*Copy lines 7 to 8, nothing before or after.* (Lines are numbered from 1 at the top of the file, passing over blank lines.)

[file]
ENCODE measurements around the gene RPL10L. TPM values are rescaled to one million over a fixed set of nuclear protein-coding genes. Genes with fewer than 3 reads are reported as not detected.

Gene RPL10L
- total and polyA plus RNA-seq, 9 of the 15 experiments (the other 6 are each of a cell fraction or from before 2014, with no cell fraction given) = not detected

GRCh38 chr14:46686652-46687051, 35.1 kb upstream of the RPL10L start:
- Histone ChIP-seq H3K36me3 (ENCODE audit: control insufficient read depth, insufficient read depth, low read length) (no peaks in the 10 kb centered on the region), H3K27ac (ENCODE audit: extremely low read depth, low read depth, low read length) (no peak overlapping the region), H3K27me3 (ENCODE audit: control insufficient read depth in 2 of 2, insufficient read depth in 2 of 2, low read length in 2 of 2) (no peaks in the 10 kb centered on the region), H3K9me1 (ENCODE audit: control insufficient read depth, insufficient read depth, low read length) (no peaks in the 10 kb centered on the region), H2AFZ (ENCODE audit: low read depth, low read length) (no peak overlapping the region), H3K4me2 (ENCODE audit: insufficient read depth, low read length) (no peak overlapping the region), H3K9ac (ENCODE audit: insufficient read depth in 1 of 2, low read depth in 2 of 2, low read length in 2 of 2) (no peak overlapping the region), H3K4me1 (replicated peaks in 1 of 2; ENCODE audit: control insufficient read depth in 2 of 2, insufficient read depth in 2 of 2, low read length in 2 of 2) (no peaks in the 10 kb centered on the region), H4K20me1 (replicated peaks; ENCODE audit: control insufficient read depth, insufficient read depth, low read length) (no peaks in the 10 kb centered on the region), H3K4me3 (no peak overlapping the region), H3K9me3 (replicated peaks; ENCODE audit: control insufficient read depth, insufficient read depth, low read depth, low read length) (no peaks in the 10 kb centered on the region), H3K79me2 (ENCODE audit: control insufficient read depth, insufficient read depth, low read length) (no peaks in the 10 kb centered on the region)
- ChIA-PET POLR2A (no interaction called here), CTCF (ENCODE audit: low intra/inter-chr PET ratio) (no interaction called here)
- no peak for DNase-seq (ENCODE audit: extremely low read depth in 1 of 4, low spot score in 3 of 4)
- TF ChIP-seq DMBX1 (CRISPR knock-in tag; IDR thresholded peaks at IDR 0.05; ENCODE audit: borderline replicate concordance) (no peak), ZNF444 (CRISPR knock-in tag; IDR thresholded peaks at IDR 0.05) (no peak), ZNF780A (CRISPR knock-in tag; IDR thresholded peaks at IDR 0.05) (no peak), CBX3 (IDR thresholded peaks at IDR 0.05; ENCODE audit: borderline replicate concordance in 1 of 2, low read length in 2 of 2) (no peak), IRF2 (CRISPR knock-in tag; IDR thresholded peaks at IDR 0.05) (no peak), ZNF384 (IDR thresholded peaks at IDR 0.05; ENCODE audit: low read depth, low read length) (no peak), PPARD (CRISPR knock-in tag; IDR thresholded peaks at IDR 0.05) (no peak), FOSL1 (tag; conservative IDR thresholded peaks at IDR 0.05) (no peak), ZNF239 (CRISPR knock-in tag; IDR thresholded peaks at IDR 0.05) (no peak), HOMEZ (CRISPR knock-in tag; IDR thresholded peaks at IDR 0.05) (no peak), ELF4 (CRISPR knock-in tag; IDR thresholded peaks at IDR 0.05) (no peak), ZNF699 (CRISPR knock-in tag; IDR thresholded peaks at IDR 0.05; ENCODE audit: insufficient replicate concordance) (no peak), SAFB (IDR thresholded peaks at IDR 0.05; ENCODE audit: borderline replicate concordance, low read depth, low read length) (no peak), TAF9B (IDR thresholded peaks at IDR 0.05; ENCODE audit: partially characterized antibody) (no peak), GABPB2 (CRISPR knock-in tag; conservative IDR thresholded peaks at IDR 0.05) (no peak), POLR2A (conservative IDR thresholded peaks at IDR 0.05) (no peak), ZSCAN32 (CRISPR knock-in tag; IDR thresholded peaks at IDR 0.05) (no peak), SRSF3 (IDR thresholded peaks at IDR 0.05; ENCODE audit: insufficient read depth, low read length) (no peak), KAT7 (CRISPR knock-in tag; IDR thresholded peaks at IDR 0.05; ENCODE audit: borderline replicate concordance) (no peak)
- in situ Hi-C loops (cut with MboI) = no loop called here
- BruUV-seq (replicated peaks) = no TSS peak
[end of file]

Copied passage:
- no peak for DNase-seq (ENCODE audit: extremely low read depth in 1 of 4, low spot score in 3 of 4)
- TF ChIP-seq DMBX1 (CRISPR knock-in tag; IDR thresholded peaks at IDR 0.05; ENCODE audit: borderline replicate concordance) (no peak), ZNF444 (CRISPR knock-in tag; IDR thresholded peaks at IDR 0.05) (no peak), ZNF780A (CRISPR knock-in tag; IDR thresholded peaks at IDR 0.05) (no peak), CBX3 (IDR thresholded peaks at IDR 0.05; ENCODE audit: borderline replicate concordance in 1 of 2, low read length in 2 of 2) (no peak), IRF2 (CRISPR knock-in tag; IDR thresholded peaks at IDR 0.05) (no peak), ZNF384 (IDR thresholded peaks at IDR 0.05; ENCODE audit: low read depth, low read length) (no peak), PPARD (CRISPR knock-in tag; IDR thresholded peaks at IDR 0.05) (no peak), FOSL1 (tag; conservative IDR thresholded peaks at IDR 0.05) (no peak), ZNF239 (CRISPR knock-in tag; IDR thresholded peaks at IDR 0.05) (no peak), HOMEZ (CRISPR knock-in tag; IDR thresholded peaks at IDR 0.05) (no peak), ELF4 (CRISPR knock-in tag; IDR thresholded peaks at IDR 0.05) (no peak), ZNF699 (CRISPR knock-in tag; IDR thresholded peaks at IDR 0.05; ENCODE audit: insufficient replicate concordance) (no peak), SAFB (IDR thresholded peaks at IDR 0.05; ENCODE audit: borderline replicate concordance, low read depth, low read length) (no peak), TAF9B (IDR thresholded peaks at IDR 0.05; ENCODE audit: partially characterized antibody) (no peak), GABPB2 (CRISPR knock-in tag; conservative IDR thresholded peaks at IDR 0.05) (no peak), POLR2A (conservative IDR thresholded peaks at IDR 0.05) (no peak), ZSCAN32 (CRISPR knock-in tag; IDR thresholded peaks at IDR 0.05) (no peak), SRSF3 (IDR thresholded peaks at IDR 0.05; ENCODE audit: insufficient read depth, low read length) (no peak), KAT7 (CRISPR knock-in tag; IDR thresholded peaks at IDR 0.05; ENCODE audit: borderline replicate concordance) (no peak)